Why One Climate-Friendly Action Doesn’t Always Lead to Another (and What to Do About It)

blog-compensatory beliefs-3.24.15Rationalization is an all-too-common human behavior. Because we did one good thing (or plan to, at least), we often tell ourselves it’s okay to do something not so good. It all balances out – right? Usually not, unfortunately. As this Washington Post article points out, this type of compensatory thinking tends to backfire. And according to a recent UK study, the tendency towards justification applies to green behaviors as well – for example, a person who drives a hybrid may worry less about leaving the lights on.
Another study, by the Center for Research on Environmental Decisions (our research partner on our latest communications guide), found that people are prone to a single-action bias, believing that they’ve done their part by doing one thing. So it’s important to help people understand which climate-friendly behaviors have the most impact. But we also need to help people recognize their compensatory beliefs, and understand why that type of logic goes against their desire to be greener.

The Bizarre Way That We Justify Actions That Waste Energy and Are Bad for the Environment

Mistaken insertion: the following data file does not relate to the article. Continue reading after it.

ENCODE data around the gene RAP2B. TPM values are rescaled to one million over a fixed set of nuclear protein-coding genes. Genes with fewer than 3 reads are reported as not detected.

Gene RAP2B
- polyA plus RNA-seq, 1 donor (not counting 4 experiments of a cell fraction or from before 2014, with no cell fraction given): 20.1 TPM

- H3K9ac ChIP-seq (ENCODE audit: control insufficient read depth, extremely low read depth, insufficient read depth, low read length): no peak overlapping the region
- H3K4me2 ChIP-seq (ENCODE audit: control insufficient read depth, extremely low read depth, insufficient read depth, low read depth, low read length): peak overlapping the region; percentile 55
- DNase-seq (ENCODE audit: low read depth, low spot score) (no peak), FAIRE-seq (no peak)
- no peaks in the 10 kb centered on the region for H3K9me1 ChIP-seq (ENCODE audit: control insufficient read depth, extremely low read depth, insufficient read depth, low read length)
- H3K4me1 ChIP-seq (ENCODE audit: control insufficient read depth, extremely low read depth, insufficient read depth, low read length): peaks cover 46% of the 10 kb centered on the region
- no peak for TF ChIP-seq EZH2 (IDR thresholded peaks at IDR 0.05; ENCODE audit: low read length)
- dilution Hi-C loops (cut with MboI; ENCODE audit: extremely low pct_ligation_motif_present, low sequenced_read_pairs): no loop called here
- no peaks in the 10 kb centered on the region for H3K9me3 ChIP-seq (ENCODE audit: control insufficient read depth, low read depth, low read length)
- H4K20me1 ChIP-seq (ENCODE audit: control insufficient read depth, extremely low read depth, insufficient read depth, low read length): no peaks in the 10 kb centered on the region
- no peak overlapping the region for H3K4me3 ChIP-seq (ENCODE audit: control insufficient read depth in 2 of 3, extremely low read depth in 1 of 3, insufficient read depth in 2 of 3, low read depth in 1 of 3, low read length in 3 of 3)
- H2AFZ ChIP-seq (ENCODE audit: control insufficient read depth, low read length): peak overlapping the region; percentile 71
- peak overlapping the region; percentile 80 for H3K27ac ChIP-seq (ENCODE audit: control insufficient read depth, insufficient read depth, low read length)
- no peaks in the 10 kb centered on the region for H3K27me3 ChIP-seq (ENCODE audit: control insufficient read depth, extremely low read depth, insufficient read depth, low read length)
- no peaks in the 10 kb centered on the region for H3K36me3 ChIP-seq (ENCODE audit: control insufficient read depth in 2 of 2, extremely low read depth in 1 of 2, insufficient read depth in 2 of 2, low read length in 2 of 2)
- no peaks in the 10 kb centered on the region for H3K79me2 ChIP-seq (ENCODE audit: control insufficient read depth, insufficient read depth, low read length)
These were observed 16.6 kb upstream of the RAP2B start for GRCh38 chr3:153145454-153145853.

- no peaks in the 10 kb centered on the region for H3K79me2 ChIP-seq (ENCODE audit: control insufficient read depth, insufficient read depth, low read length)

Chris Mooney, Contributor to The Washington Post
Maybe you are familiar with this breed of logic: You’ve just had a really good workout. You ran four miles on the treadmill. So you go home and think to yourself, “I can eat a little more at dinner tonight.” And you do. Heck, you even have dessert.
Or, maybe you’re about to start a new exercise routine — following up on a pledge to yourself, a resolution. But that’s tomorrow. So tonight, you eat way more than you know you should — because after all, you plan to be good in the very near future.
These ideas — the notion that one good health-related behavior justifies or offsets a bad one – are called “compensatory health beliefs” in the research literature. And they appear to be common — and often, pernicious. Studies have linked this mode of thinking to adolescents having a harder time quitting smoking, people being less likely to get a flu shot and, of course, breaking diets.
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Image credit: Astrid Riecken for The Washington Post

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